The Times from Shreveport, Louisiana on March 31, 1935 · Page 49
Get access to this page with a Free Trial

A Publisher Extra Newspaper

The Times from Shreveport, Louisiana · Page 49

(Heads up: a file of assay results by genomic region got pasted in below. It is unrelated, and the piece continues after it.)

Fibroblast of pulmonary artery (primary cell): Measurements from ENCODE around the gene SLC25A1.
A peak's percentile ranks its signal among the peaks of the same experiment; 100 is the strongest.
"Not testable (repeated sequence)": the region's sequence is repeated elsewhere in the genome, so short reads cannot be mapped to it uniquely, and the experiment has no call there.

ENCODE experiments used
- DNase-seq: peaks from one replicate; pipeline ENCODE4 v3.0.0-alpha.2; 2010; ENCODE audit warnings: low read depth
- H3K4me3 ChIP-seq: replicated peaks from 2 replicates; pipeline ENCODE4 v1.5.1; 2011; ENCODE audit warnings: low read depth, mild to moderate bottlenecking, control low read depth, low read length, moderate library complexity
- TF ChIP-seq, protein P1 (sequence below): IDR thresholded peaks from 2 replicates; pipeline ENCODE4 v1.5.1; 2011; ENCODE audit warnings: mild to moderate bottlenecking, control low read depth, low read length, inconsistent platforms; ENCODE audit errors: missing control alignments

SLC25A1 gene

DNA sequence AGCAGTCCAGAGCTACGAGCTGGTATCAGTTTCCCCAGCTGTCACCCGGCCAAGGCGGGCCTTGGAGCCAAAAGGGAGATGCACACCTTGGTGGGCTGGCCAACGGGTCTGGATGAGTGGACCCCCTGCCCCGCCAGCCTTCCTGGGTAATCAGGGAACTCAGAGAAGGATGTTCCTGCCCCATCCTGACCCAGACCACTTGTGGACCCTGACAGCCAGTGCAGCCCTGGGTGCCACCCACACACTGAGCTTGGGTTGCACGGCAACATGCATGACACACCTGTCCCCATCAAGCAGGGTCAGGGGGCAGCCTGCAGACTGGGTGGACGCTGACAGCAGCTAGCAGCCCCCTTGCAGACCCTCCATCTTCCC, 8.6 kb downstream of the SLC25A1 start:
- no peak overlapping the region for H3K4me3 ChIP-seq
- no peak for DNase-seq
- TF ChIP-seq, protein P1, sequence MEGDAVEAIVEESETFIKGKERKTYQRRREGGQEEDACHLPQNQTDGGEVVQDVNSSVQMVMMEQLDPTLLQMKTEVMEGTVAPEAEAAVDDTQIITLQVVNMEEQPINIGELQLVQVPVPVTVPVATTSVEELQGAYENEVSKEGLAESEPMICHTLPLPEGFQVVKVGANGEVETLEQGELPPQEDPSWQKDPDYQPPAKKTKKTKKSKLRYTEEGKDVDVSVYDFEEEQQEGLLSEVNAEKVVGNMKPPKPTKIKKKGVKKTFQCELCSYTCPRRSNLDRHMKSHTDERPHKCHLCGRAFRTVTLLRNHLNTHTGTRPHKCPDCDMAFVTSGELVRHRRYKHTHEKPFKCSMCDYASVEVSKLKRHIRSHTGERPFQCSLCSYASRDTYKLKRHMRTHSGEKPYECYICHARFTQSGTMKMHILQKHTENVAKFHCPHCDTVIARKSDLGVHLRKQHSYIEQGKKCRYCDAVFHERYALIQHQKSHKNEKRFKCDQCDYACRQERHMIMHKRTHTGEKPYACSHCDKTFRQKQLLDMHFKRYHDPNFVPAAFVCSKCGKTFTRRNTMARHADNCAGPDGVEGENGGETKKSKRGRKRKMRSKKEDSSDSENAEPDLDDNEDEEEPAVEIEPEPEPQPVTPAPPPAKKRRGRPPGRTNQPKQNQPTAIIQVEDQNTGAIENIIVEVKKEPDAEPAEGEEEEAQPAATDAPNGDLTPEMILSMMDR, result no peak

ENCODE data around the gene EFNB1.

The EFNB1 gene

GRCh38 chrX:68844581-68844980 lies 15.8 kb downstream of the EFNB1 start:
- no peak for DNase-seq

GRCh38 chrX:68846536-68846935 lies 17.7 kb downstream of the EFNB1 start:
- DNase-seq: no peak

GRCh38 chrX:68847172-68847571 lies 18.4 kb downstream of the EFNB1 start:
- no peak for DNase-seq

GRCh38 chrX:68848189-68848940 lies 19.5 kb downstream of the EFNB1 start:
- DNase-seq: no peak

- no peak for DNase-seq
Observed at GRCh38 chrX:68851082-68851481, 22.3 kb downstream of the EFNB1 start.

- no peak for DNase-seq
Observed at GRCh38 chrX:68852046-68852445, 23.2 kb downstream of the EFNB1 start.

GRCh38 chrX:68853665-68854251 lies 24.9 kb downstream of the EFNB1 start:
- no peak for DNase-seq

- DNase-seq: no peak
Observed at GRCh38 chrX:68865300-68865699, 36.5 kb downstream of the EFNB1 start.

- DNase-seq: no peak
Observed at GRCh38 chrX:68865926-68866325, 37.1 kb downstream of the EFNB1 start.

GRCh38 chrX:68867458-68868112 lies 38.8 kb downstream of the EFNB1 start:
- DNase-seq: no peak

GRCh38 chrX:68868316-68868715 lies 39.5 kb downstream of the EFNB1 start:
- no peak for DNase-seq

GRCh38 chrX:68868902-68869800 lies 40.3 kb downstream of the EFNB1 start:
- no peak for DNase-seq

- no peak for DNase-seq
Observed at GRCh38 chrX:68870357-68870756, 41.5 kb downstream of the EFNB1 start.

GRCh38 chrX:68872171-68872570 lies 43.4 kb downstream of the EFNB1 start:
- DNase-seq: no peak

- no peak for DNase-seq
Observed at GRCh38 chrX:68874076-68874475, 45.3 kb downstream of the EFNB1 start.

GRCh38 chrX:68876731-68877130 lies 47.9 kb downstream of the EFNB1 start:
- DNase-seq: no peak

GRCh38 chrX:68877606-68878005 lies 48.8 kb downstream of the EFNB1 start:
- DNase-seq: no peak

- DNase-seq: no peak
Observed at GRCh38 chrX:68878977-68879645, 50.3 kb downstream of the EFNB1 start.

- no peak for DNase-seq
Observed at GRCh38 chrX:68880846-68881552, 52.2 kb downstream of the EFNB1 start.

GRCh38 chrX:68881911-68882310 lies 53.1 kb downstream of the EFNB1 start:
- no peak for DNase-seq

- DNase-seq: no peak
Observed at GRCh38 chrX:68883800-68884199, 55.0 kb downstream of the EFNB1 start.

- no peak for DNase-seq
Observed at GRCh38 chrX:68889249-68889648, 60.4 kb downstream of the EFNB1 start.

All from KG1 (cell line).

Publication:
Location:
Shreveport, Louisiana
Issue Date:
Sunday, March 31, 1935
Page:
Page 49
Start Free Trial
Cancel